Zimbabwe Plans Elephant Hunts For $70,000 to Fund National Parks

Zimbabwe Elephant Hunt

Zimbabwe decided to give the right to hunt as many as 500 elephants for $70,000 per animal to help fund the maintenance of its national parks.

As per the reports, the hunting season, which takes place over the southern hemisphere winter stopped due to the Covid-19 pandemic in 2020. Zimbabwe stands the second in largest elephant population in the world and neighboring Botswana at the first position.

Many times Environmental groups criticized both for their schemes to profit from elephant hunting. After a five-year ban, Botswana is now resuming Elephant hunting. Zambia and Namibia also have substantial elephant populations.

“How do we fund our operations, how do we pay our men and women who spend 20 days in the bush looking after these animals?” said Tinashe Farawo, a spokesman for the Zimbabwe Parks and Wildlife Management Authority, in an interview on April 17. “Those who are opposed to our management mechanism should instead be giving us the funding to manage better these animals.”

The cost to shoot an elephant will cost between $10,000 and $70,000 depending on its size. The park’s authority is self-financed and its revenue has also been reduced by the plunge in the number of tourists because of Coronavirus pandemic.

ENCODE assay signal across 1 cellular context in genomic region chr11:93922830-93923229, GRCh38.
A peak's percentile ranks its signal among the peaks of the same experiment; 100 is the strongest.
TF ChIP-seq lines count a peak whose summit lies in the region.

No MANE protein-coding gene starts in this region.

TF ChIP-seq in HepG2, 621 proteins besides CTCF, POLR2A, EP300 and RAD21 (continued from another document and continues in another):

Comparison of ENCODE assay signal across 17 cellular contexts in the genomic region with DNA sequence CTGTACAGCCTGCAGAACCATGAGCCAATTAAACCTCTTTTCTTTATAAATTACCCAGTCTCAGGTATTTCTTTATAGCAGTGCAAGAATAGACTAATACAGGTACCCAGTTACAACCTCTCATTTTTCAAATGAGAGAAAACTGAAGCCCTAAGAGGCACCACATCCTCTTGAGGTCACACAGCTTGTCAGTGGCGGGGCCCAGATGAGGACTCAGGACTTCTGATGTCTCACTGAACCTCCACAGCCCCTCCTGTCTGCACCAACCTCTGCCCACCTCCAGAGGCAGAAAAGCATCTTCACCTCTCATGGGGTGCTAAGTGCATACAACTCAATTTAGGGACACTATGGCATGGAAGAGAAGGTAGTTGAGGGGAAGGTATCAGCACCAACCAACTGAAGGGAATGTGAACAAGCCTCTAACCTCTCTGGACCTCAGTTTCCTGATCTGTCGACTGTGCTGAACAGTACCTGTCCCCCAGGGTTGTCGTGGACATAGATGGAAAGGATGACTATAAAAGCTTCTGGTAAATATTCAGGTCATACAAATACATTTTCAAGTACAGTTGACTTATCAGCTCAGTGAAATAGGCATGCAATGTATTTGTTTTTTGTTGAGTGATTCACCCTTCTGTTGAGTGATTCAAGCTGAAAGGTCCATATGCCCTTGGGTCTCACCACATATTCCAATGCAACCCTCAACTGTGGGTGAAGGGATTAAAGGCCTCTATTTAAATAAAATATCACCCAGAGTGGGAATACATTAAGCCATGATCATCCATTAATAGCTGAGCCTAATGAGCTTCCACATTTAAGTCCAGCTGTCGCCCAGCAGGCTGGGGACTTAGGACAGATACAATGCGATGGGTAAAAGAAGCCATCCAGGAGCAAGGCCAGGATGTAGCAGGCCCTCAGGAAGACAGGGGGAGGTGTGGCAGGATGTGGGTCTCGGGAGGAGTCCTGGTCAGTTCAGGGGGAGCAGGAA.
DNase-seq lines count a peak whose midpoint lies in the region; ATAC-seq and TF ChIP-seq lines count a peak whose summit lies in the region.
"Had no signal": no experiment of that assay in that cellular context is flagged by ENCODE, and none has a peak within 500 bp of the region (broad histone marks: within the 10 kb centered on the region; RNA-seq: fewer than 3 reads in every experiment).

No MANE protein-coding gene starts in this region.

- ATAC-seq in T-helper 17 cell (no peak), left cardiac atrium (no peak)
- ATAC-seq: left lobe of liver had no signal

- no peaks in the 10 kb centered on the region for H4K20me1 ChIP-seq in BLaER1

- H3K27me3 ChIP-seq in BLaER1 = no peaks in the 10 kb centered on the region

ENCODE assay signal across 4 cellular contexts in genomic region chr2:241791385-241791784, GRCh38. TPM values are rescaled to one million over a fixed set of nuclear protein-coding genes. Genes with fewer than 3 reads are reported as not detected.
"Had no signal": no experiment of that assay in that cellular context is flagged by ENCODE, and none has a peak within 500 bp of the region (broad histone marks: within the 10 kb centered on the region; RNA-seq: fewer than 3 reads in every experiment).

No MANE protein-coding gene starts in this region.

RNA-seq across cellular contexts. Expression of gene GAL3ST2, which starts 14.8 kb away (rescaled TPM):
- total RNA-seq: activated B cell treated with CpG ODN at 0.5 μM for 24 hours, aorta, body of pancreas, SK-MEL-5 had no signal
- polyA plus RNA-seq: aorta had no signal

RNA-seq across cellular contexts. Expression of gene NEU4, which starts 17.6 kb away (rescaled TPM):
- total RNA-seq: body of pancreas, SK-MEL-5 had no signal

Zimbabwe has an excessive number of elephants close to 100,000 that increased the number of accidents when people encounter them, he said. This is also damage to crops and occasional fatalities when the elephants encounter people.

So far this year 1,000 complaints have been made to the authority compared with 1,500 in all of last year.
“The distress calls from the communities have been increasing due to human wildlife conflict,” Farawo said. “So far 21 people have lost their lives and last year 60 people.

The southern African country draws most of its hunters from U.S., Russia, Mexico and the European Union. In addition to paying for the license to kill the elephant the tourists pay professional hunters to guide them and have their trophies treated by taxidermists and exported back to their home countries.

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